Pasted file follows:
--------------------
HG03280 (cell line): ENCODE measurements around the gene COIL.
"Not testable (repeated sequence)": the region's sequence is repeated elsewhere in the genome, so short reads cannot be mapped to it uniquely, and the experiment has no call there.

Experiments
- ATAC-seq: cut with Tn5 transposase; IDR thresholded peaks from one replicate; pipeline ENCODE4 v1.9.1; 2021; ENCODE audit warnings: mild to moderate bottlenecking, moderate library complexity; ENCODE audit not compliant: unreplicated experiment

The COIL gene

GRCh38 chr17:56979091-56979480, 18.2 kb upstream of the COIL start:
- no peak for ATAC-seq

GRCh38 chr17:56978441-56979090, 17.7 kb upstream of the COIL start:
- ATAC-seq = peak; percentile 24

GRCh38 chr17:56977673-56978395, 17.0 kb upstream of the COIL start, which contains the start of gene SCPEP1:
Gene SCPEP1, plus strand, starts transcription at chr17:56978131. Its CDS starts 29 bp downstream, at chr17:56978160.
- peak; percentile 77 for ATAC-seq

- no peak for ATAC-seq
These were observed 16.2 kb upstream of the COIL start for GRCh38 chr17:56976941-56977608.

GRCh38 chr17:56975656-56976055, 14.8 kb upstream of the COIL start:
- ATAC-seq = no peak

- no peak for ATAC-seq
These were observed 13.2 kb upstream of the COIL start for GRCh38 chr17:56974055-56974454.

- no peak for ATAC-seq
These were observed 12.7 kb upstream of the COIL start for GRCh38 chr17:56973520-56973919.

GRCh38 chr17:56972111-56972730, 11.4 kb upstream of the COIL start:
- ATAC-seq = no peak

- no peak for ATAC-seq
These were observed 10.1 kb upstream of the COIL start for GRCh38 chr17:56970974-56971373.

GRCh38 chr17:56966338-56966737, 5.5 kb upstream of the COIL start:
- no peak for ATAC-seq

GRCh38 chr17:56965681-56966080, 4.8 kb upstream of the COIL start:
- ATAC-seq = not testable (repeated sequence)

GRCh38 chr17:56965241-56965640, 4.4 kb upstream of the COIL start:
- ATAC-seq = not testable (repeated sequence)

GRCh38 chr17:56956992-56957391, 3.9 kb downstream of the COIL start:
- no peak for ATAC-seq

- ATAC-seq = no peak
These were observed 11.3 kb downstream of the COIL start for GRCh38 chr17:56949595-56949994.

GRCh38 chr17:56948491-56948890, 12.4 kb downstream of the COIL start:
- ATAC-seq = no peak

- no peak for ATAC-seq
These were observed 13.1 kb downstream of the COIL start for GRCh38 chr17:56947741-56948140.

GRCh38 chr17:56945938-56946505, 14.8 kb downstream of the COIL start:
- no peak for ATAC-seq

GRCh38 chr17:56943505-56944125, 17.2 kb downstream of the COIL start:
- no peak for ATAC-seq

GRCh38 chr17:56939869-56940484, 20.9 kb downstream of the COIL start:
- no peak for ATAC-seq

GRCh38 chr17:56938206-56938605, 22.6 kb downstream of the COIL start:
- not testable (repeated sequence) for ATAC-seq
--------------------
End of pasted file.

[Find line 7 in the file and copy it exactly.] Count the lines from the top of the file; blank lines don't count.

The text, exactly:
- no peak for ATAC-seq